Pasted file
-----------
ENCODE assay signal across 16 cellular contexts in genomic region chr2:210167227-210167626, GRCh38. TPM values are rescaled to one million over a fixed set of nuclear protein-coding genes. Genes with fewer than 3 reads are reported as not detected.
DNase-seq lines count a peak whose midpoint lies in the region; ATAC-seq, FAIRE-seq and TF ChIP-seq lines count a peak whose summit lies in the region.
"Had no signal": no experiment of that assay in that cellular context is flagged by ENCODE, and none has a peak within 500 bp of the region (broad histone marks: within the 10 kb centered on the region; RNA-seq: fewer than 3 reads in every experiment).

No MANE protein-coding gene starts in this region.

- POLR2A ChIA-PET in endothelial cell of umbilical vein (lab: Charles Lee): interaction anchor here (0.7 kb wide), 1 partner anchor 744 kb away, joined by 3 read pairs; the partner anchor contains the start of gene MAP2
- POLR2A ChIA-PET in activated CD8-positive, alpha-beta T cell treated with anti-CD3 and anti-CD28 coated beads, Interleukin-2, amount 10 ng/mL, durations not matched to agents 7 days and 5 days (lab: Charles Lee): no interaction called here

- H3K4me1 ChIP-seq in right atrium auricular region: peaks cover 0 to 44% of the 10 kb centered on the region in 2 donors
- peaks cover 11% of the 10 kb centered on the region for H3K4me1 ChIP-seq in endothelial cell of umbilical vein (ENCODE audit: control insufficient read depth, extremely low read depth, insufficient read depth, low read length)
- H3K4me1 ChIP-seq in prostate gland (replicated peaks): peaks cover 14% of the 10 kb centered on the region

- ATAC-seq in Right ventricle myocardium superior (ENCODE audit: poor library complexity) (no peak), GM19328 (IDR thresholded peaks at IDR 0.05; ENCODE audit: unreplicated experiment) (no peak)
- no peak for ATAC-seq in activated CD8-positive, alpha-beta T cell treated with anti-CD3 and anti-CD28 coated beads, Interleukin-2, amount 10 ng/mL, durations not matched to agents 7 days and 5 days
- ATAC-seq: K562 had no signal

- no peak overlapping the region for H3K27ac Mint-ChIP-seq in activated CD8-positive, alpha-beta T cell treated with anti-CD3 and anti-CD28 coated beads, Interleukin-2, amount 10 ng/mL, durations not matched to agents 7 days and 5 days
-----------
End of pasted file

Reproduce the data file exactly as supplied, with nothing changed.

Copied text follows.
ENCODE assay signal across 16 cellular contexts in genomic region chr2:210167227-210167626, GRCh38. TPM values are rescaled to one million over a fixed set of nuclear protein-coding genes. Genes with fewer than 3 reads are reported as not detected.
DNase-seq lines count a peak whose midpoint lies in the region; ATAC-seq, FAIRE-seq and TF ChIP-seq lines count a peak whose summit lies in the region.
"Had no signal": no experiment of that assay in that cellular context is flagged by ENCODE, and none has a peak within 500 bp of the region (broad histone marks: within the 10 kb centered on the region; RNA-seq: fewer than 3 reads in every experiment).

No MANE protein-coding gene starts in this region.

- POLR2A ChIA-PET in endothelial cell of umbilical vein (lab: Charles Lee): interaction anchor here (0.7 kb wide), 1 partner anchor 744 kb away, joined by 3 read pairs; the partner anchor contains the start of gene MAP2
- POLR2A ChIA-PET in activated CD8-positive, alpha-beta T cell treated with anti-CD3 and anti-CD28 coated beads, Interleukin-2, amount 10 ng/mL, durations not matched to agents 7 days and 5 days (lab: Charles Lee): no interaction called here

- H3K4me1 ChIP-seq in right atrium auricular region: peaks cover 0 to 44% of the 10 kb centered on the region in 2 donors
- peaks cover 11% of the 10 kb centered on the region for H3K4me1 ChIP-seq in endothelial cell of umbilical vein (ENCODE audit: control insufficient read depth, extremely low read depth, insufficient read depth, low read length)
- H3K4me1 ChIP-seq in prostate gland (replicated peaks): peaks cover 14% of the 10 kb centered on the region

- ATAC-seq in Right ventricle myocardium superior (ENCODE audit: poor library complexity) (no peak), GM19328 (IDR thresholded peaks at IDR 0.05; ENCODE audit: unreplicated experiment) (no peak)
- no peak for ATAC-seq in activated CD8-positive, alpha-beta T cell treated with anti-CD3 and anti-CD28 coated beads, Interleukin-2, amount 10 ng/mL, durations not matched to agents 7 days and 5 days
- ATAC-seq: K562 had no signal

- no peak overlapping the region for H3K27ac Mint-ChIP-seq in activated CD8-positive, alpha-beta T cell treated with anti-CD3 and anti-CD28 coated beads, Interleukin-2, amount 10 ng/mL, durations not matched to agents 7 days and 5 days